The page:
I’ve long ago given up the pursuit of a work-life balance. Work is one of many aspects of life, and mine is rarely in perfect harmony on any one day. Instead, I aim to be as present as possible no matter what I’m engaged in, and I try to make sure my personal connections and my individual goals get as much time and attention as needed. I don’t keep track of which role is getting the most of my hours, in other words, but I do strive to keep myself balanced.
Of course, that’s easier said than done.
What does it mean to be balanced?
The feeling of balance is like the feeling of happiness: somewhat difficult to explain and totally unique to the individual. You know it when you’re in it, and I absolutely know it when I’m out of it.
For me, being balanced means being able to show up for my work, my family, and my friends as my whole self. It means being open and authentic. It means being grounded in who I am and what I believe. It means, in short, being able to give my all because I’m totally in tune with my all.
That’s a tall order, and an ideal I aspire to more than a reality I live all the time. Life knocks me out of balance constantly. Anything from an early morning, unexpected phone call to a kid who presents with a stomach ache on the day of a big meeting can kick me out of that happy place of balance.
Balance, then, isn’t so much something I achieve as something I have to come back to. Constantly.
How I find balance again
This is where yoga comes in. I try, as often as possible, to start my day with yoga. I don’t have the time or budget to hit a yoga studio every morning, so I rely on YouTube videos to guide me through a session. On a good day, I can go through an hour-long video. On a normal day, I search for a 10-minute sun salutation before diving into my to-do list.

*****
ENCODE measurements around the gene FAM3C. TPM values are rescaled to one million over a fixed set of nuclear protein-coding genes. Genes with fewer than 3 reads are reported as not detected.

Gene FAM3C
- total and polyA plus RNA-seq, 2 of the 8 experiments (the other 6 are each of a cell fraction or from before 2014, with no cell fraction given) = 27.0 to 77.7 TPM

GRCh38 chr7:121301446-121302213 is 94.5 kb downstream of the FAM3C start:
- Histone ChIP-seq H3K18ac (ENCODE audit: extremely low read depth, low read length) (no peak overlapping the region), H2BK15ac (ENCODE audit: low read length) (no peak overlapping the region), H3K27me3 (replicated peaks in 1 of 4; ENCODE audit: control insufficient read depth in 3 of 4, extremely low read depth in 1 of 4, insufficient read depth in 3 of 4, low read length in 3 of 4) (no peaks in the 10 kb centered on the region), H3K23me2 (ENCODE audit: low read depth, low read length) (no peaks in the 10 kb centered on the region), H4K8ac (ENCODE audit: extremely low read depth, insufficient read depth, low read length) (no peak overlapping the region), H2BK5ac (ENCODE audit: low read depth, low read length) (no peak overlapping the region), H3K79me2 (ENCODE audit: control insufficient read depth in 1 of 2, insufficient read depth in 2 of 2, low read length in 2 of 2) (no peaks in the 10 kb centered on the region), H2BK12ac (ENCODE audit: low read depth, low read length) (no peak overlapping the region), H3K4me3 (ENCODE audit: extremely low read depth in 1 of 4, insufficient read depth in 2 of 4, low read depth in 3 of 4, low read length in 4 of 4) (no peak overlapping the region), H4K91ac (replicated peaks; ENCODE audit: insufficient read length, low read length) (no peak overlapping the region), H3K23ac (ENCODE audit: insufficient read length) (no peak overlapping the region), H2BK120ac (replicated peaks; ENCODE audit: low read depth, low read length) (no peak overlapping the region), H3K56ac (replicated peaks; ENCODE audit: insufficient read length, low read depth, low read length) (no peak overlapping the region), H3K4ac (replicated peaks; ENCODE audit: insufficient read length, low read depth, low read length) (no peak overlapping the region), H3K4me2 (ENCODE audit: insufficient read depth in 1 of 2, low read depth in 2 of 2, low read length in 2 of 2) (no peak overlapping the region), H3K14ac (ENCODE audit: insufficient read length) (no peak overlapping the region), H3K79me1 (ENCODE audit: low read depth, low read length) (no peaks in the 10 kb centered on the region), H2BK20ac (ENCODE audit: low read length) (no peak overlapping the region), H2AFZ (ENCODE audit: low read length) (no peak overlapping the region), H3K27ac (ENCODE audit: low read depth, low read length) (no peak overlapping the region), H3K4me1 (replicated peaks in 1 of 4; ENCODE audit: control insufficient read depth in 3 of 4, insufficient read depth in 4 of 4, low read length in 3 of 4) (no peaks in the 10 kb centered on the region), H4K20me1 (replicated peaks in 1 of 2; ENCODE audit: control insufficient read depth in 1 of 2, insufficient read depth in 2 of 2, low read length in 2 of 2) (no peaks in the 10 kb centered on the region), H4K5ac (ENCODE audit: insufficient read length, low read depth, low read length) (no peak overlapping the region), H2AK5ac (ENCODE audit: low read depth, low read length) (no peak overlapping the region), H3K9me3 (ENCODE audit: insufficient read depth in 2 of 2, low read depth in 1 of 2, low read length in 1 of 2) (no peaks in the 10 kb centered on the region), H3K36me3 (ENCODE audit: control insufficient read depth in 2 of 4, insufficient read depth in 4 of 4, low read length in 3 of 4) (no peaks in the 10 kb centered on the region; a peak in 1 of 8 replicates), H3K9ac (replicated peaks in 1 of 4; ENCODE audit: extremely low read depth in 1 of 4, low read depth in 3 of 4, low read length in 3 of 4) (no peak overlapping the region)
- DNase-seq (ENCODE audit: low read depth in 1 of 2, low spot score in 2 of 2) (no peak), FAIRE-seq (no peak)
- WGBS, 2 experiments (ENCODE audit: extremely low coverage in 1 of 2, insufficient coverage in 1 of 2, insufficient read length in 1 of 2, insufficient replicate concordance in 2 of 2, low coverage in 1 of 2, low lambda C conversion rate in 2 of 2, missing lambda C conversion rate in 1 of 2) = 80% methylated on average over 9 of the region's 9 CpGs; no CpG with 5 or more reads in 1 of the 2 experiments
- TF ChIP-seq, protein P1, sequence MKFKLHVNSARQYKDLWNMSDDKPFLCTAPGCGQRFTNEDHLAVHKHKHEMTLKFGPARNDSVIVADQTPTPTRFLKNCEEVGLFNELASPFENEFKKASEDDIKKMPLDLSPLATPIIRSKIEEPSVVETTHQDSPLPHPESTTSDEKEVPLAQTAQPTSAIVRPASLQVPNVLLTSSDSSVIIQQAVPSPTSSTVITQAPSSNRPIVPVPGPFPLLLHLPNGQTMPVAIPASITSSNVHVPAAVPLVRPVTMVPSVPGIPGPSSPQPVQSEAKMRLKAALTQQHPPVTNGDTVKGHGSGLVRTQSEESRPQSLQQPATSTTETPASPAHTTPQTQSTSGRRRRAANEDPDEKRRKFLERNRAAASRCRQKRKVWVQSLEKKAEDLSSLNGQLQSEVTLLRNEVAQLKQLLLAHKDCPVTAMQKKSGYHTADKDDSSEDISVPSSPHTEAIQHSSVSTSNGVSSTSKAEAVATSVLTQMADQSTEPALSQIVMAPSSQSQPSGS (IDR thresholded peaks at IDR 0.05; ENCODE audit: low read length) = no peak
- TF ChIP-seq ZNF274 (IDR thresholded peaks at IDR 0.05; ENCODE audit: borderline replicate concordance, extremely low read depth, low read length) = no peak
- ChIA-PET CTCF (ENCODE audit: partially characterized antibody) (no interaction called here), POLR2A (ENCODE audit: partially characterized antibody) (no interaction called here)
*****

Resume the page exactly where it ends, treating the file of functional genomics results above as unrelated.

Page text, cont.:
I don’t always get to do yoga in the morning, however. I sleep in, have meetings entirely too early, and just blow it off sometimes. On those days, I’m much more likely to react, react, react instead of performing at my best. If I notice that happening, I can get myself back to center with a short meditation.
Meditation can be done anywhere and only requires about ten minutes at a time. I like to use guided meditation podcasts, but closing your eyes for a few minutes in a park can be just as effective.
In addition to using meditation in the middle of the day – either because I didn’t make time for morning yoga or because life itself has blown me way off course – I also use it at night. I confess that this has less to do with wanting to be present and more to do with my troubles falling asleep. Fifteen minutes with a meditation podcast knocks me out (and I suppose it’s a good way to balance out the whole day).
This is what works for me. I know the idea of yoga feels awkward for some people, and I get it. But I suspect that people who run in the morning enjoy the same benefits. The key, I think, is to do something that gets you out of your own head before you jump into your day. In the same way, meditation – or going for a short walk – gives you a chance to re-center yourself in the middle of the day.
When I make the effort to center myself (or balance, or whatever we’re calling it) regularly, I feel like I do everything better. I create better things at work, and I connect better with my family and friends. I get to the end of my day feeling more energized and accomplished.
Someone remind me of this the next time you see me running around like a chicken with my head cut off, OK? (Because I totally get out of the balancing habit all the dang time.)
How do you balance yourself?
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